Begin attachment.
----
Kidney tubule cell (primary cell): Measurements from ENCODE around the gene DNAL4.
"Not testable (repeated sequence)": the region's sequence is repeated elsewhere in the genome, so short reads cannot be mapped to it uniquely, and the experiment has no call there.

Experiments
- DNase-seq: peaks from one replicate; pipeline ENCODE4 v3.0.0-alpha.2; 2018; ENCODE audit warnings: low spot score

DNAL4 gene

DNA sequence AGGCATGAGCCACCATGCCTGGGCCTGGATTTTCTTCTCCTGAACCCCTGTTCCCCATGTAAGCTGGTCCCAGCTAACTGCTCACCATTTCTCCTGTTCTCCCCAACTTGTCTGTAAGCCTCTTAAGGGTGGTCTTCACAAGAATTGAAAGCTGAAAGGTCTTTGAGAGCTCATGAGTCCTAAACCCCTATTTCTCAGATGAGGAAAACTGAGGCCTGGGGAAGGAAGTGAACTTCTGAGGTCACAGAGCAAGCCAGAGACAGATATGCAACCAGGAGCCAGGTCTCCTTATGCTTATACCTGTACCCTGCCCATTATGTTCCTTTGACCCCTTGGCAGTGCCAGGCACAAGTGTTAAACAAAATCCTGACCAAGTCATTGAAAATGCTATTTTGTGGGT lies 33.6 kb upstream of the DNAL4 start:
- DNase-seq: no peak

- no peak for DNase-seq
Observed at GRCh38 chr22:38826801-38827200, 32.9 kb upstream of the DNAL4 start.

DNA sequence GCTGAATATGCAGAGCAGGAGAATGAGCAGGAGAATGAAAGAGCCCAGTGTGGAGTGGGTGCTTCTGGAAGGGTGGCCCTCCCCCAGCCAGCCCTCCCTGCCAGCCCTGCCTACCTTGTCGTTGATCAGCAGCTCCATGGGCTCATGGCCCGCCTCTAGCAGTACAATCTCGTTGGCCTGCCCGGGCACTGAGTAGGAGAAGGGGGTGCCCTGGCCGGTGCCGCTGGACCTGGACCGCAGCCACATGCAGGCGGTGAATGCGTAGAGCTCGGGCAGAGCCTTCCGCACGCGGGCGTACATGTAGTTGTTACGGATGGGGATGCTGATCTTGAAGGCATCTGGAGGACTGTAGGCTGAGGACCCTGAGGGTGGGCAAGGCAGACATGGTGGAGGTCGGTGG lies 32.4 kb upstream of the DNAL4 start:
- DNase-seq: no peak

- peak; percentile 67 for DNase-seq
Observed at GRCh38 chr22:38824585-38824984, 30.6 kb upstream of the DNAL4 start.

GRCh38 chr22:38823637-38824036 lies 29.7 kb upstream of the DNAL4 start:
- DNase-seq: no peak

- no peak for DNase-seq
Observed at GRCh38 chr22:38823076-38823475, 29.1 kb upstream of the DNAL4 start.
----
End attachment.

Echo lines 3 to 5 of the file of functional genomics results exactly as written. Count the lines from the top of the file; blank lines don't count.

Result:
Experiments
- DNase-seq: peaks from one replicate; pipeline ENCODE4 v3.0.0-alpha.2; 2018; ENCODE audit warnings: low spot score

DNAL4 gene